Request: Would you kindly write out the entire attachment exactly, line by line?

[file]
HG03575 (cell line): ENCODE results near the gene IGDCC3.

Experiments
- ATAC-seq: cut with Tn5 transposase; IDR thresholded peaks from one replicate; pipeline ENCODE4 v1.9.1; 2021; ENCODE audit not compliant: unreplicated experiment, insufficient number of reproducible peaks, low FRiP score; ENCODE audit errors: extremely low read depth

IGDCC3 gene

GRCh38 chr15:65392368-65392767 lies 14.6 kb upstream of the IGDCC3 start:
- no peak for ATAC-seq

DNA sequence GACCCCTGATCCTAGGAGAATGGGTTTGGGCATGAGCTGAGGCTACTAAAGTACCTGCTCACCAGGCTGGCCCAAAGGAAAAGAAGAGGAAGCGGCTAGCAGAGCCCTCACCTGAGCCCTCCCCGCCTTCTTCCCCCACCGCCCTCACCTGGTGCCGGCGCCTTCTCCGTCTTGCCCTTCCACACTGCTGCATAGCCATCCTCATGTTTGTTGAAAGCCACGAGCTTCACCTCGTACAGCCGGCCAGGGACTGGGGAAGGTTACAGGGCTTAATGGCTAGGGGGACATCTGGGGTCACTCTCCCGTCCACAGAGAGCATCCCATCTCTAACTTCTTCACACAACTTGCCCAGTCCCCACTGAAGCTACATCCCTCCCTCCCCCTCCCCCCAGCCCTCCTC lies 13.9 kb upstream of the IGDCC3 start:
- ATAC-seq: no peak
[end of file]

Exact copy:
HG03575 (cell line): ENCODE results near the gene IGDCC3.

Experiments
- ATAC-seq: cut with Tn5 transposase; IDR thresholded peaks from one replicate; pipeline ENCODE4 v1.9.1; 2021; ENCODE audit not compliant: unreplicated experiment, insufficient number of reproducible peaks, low FRiP score; ENCODE audit errors: extremely low read depth

IGDCC3 gene

GRCh38 chr15:65392368-65392767 lies 14.6 kb upstream of the IGDCC3 start:
- no peak for ATAC-seq

DNA sequence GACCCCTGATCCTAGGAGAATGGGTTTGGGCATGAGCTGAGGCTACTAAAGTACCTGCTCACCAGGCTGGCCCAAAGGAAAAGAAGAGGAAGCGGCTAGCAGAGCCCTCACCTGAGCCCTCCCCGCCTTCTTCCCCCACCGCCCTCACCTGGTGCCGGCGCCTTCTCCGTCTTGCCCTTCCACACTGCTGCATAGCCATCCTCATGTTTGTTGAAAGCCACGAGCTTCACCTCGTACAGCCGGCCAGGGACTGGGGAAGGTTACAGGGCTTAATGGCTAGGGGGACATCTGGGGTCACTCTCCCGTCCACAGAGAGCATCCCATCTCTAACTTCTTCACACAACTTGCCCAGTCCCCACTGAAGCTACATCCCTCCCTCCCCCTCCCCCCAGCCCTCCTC lies 13.9 kb upstream of the IGDCC3 start:
- ATAC-seq: no peak